“We find ourselves then in an historic moment of contestation; of criticism, even of rejection, of traditional attitudes,” he wrote. “This entails great dangers, but it also has the advantage of compelling us to go to the very heart of things.”
“It follows that the Society, if it is to remain faithful to its tradition, has the duty of reflecting seriously on what is essential in the Sacred Heart devotion and of finding ways to channel and present it to the world of today.”
The superior general urged Jesuit theologians and experts on spirituality and pastoral care “to study the most effective way of presenting this devotion today, so that we may reap in the future the plentiful harvests of the past.”
Arrupe said that his recommendation would be a “great service to the Society,” because “the more perfectly we comprehend the love of Christ the more easily shall we find the authentic way to describe it and to express it.”
Fr. Fornos told The Pillar that it was unsurprising that there were conflicting opinions among Jesuits.
“There have been various inculturations of this devotion over the centuries, which have taken different forms and languages. So there are various ways of understanding devotion to the Sacred Heart of Jesus, sometimes full of misunderstandings and hardly compatible with the approach of the Spiritual Exercises, which open and lead to the heart of the world, to men and women in our world,” he said.
“These distorted images and understandings can prevent one from seeing and hearing the depth of this devotion. However, when the starting point is the spiritual experience proposed by the Spiritual Exercises, through ‘an intimate knowledge of Christ’ to the ‘Contemplation to Attain the Love of God,’ there is no ‘conflict of opinions,’ but the same love of Jesus Christ that makes us companions of Jesus.”
On June 9, 1972, Arrupe renewed the order’s consecration to the Sacred Heart during a Mass at the Church of the Gesù.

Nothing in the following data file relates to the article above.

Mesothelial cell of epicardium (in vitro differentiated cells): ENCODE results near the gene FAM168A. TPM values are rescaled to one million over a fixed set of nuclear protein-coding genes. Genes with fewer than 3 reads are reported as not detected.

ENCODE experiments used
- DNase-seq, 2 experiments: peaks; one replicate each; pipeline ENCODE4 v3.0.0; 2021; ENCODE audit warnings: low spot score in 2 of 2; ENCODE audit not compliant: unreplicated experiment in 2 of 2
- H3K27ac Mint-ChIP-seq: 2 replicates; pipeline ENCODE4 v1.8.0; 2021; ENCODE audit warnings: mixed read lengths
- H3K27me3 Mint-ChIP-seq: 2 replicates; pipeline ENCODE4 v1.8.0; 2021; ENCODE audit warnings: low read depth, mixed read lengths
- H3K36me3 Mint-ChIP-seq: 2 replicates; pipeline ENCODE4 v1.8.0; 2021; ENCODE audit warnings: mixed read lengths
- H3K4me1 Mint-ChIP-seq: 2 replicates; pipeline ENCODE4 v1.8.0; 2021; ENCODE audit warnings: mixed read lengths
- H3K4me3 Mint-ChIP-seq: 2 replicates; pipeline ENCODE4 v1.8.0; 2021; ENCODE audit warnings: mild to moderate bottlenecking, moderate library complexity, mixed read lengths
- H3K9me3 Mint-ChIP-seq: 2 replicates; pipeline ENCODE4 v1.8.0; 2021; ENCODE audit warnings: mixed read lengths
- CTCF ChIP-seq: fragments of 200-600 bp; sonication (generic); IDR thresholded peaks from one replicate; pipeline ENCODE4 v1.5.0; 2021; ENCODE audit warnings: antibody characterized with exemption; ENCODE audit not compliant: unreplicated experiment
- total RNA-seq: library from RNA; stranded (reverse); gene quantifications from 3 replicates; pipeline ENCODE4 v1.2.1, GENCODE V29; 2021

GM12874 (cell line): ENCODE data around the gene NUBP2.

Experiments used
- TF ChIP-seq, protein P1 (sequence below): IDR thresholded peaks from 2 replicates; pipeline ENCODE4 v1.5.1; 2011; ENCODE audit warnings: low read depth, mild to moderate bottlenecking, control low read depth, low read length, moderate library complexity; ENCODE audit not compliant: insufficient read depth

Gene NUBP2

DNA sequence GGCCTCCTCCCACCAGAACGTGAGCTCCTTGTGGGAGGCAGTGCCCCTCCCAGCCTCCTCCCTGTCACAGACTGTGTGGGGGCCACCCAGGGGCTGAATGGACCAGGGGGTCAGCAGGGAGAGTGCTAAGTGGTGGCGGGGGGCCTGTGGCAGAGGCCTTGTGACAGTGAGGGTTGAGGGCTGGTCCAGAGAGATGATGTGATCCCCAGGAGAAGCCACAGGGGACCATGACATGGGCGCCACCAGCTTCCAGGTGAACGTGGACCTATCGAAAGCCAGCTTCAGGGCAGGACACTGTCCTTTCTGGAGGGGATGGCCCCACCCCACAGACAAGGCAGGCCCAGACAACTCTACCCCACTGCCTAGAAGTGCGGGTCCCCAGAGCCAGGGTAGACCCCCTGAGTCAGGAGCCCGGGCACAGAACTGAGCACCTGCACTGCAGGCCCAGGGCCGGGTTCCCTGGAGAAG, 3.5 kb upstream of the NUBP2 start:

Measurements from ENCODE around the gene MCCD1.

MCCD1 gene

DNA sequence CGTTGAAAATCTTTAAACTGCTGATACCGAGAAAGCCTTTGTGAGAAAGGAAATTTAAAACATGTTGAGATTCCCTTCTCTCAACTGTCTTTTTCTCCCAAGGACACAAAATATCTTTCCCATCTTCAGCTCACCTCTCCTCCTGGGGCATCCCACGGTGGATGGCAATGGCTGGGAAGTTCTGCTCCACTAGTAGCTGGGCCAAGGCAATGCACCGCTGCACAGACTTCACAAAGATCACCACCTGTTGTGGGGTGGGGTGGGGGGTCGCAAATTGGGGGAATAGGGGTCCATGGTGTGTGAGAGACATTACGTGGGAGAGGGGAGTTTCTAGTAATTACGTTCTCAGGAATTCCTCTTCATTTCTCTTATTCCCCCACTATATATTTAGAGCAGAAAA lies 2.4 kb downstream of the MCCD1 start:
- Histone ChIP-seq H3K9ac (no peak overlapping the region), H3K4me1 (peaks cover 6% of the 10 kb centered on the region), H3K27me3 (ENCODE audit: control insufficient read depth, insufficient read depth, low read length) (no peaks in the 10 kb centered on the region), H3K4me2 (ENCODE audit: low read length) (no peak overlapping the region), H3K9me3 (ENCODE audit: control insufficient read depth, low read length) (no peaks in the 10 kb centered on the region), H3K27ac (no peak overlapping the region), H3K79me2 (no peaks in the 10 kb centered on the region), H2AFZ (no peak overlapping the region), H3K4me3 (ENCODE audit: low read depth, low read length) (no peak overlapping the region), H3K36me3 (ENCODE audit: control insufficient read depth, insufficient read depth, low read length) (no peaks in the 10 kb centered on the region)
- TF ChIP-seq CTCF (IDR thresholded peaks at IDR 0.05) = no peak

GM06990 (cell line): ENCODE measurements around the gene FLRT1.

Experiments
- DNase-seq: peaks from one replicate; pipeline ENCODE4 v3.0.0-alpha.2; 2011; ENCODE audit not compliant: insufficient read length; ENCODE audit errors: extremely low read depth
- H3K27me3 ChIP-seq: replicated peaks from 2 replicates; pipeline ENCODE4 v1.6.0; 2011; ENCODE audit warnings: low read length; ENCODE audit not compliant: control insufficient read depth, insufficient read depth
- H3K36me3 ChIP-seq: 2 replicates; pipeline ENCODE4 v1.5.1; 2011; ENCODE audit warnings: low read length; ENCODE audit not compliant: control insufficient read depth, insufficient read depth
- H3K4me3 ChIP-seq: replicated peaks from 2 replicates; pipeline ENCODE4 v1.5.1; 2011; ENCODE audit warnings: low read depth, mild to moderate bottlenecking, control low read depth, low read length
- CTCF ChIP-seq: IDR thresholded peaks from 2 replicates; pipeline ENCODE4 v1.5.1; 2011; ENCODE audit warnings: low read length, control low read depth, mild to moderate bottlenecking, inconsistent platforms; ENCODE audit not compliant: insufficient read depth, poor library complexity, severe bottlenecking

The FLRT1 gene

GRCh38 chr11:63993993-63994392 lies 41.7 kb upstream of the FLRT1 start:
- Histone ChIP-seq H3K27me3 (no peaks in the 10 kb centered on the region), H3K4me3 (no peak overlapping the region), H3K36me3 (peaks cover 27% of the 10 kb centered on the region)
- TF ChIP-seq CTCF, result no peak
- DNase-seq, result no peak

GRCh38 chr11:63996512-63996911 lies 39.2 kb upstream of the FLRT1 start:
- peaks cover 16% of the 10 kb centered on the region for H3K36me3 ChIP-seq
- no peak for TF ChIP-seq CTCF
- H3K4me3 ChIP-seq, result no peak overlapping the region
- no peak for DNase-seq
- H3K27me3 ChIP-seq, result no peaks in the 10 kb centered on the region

In his homily, Arrupe connected the devotion to a formative experience in the life of St. Ignatius: his mystical experience in 1537 at an abandoned church in La Storta, on Rome’s outskirts. Ignatius said that he saw God the Father together with Jesus, who carried the Cross and told him that he would receive favor in Rome. Ignatius went on to be ordained a priest in the Eternal City and receive papal approval to establish a religious order.
Arrupe said: “La Storta helps us to penetrate more profoundly into the true Ignatian meaning of our consecration: it is meant to be a public confirmation that our life will be an unflagging service of God and of our brothers.”
“Our Consecration to the Heart of Christ, in its turn, helps us to penetrate more deeply into the message of La Storta; it makes us know more intimately the person of Christ, makes us steep ourselves into the import of our mission, and finally it makes us more Ignatian and better and more authentic ‘socii Jesu’ [companions of Jesus]”
A fading devotion?
Catholic writers have detected a decline in devotion to the Sacred Heart in recent years.
The English journalist Damian Thompson has suggested that the generational transmission of the devotion broke down following the “cultural revolution” that swept through the Catholic Church in the 1970s and 80s.
“For centuries, Catholics found new cultural expressions of love for the Sacred Heart,” he wrote in 2019. “Then we skipped a generation. And look what happened.”
The devotion may remain stronger in the Spanish-speaking Catholic world than in the Anglosphere.
Fr. Fornos told The Pillar that the Pope’s Worldwide Prayer Network was redoubling its efforts “to propose the devotion to the Heart of Jesus, in an apostolic perspective” through a formation program called “The Way of The Heart.”
“This itinerary, which unites our heart to the Heart of Christ, as close as possible to his joys and sufferings for the world, leads us to commit ourselves with him to meet the challenges that confront humanity and the mission of the Church, expressed in the pope’s prayer intentions,” he explained.
He added that Pope Francis’ teaching that “the Heart of Jesus is the ultimate symbol of God’s mercy” could also offer a fresh way of presenting the devotion in a different style of language.
Will the renewal of the Jesuits’ consecration to the Sacred Heart also prompt its rediscovery more widely?
Perhaps. Jesuit superior general Fr. Arturo Sosa certainly hopes that it will invigorate the order.
In a letter on the consecration that he sent to all Jesuits last month, he recalled that the motto of the Ignatian Year ending on Sunday is “To see all things new in Christ.”
“We wish that our view of ‘all things’ may be similar to that of the Lord, and that our behavior and decisions may be inspired by the same will of the Father that Ignatius tirelessly sought and found,” he wrote. “We ask, therefore, in our consecration that the Heart of Christ may enlighten and sustain our journey.”